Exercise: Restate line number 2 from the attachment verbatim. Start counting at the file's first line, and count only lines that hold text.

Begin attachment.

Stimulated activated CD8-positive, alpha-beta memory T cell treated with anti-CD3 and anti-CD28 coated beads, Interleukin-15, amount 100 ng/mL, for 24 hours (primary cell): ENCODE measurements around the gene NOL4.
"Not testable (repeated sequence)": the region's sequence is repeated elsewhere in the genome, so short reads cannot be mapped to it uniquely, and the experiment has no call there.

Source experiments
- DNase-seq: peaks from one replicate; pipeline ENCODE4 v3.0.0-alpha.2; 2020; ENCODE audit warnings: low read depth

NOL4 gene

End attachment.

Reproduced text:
"Not testable (repeated sequence)": the region's sequence is repeated elsewhere in the genome, so short reads cannot be mapped to it uniquely, and the experiment has no call there.